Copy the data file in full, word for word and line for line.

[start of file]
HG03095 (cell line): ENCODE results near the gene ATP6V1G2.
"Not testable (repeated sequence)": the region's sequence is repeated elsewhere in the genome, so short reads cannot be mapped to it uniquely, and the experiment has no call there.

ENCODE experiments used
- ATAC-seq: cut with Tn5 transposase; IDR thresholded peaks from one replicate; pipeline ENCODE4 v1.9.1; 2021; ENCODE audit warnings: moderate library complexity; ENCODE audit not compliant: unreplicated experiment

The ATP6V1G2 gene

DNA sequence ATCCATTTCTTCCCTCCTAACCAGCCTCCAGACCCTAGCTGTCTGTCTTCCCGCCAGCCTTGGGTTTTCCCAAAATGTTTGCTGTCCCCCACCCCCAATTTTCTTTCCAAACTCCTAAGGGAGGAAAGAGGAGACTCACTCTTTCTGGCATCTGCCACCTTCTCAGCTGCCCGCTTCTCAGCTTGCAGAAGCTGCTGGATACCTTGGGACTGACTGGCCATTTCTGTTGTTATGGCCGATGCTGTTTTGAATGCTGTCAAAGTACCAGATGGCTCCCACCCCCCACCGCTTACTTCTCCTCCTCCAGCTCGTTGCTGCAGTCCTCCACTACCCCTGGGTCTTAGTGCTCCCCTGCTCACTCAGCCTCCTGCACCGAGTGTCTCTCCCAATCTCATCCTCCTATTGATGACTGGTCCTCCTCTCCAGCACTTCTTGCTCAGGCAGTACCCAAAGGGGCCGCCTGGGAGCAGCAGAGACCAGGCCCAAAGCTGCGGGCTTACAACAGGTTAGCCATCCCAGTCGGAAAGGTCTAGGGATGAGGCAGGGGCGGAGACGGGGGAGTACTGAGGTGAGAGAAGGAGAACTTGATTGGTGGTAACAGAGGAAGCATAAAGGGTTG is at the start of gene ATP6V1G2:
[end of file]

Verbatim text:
HG03095 (cell line): ENCODE results near the gene ATP6V1G2.
"Not testable (repeated sequence)": the region's sequence is repeated elsewhere in the genome, so short reads cannot be mapped to it uniquely, and the experiment has no call there.

ENCODE experiments used
- ATAC-seq: cut with Tn5 transposase; IDR thresholded peaks from one replicate; pipeline ENCODE4 v1.9.1; 2021; ENCODE audit warnings: moderate library complexity; ENCODE audit not compliant: unreplicated experiment

The ATP6V1G2 gene

DNA sequence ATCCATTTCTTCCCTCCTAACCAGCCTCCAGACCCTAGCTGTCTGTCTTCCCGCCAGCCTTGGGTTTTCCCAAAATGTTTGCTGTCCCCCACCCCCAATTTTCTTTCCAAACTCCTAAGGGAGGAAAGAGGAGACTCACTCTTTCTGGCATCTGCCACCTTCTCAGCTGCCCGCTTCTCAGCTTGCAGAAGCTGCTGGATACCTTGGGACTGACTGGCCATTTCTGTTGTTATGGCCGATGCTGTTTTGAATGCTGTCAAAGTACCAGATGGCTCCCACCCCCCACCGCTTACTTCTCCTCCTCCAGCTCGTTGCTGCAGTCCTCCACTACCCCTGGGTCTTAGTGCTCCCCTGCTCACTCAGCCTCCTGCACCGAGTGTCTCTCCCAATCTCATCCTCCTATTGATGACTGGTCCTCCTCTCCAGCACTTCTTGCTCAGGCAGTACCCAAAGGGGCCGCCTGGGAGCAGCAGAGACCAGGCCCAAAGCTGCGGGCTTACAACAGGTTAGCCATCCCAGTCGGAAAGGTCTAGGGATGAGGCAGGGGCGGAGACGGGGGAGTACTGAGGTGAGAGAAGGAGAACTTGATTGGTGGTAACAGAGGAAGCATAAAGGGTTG is at the start of gene ATP6V1G2: